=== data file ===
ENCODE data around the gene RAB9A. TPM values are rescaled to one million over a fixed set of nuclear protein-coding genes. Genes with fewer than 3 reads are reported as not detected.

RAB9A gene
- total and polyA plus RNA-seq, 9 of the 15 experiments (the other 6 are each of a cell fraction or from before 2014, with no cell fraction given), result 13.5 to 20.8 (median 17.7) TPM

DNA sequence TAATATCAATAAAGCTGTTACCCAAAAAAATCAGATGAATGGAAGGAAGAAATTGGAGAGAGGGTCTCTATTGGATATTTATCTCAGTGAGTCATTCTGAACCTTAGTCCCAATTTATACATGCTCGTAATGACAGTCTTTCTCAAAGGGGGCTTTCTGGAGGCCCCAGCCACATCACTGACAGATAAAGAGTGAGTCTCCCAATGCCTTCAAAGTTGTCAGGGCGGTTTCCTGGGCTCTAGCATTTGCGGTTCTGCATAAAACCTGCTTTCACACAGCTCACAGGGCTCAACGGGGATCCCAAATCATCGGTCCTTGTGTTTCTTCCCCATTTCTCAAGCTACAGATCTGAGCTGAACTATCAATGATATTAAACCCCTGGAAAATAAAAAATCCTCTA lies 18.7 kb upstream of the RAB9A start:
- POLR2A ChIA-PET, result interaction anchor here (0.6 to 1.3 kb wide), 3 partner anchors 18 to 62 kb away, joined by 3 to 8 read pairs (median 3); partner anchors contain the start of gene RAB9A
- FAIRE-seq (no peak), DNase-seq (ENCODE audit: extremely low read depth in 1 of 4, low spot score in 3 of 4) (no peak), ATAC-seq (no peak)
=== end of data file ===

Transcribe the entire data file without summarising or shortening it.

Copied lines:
ENCODE data around the gene RAB9A. TPM values are rescaled to one million over a fixed set of nuclear protein-coding genes. Genes with fewer than 3 reads are reported as not detected.

RAB9A gene
- total and polyA plus RNA-seq, 9 of the 15 experiments (the other 6 are each of a cell fraction or from before 2014, with no cell fraction given), result 13.5 to 20.8 (median 17.7) TPM

DNA sequence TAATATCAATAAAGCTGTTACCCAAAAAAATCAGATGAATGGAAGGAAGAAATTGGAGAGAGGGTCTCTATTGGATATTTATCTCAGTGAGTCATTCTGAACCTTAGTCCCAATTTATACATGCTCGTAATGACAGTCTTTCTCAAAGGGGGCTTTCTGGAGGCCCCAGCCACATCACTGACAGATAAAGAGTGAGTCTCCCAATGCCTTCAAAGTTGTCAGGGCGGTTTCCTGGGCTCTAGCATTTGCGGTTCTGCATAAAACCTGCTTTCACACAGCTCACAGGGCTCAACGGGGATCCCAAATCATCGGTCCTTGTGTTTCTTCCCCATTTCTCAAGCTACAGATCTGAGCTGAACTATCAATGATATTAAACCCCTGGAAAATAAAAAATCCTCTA lies 18.7 kb upstream of the RAB9A start:
- POLR2A ChIA-PET, result interaction anchor here (0.6 to 1.3 kb wide), 3 partner anchors 18 to 62 kb away, joined by 3 to 8 read pairs (median 3); partner anchors contain the start of gene RAB9A
- FAIRE-seq (no peak), DNase-seq (ENCODE audit: extremely low read depth in 1 of 4, low spot score in 3 of 4) (no peak), ATAC-seq (no peak)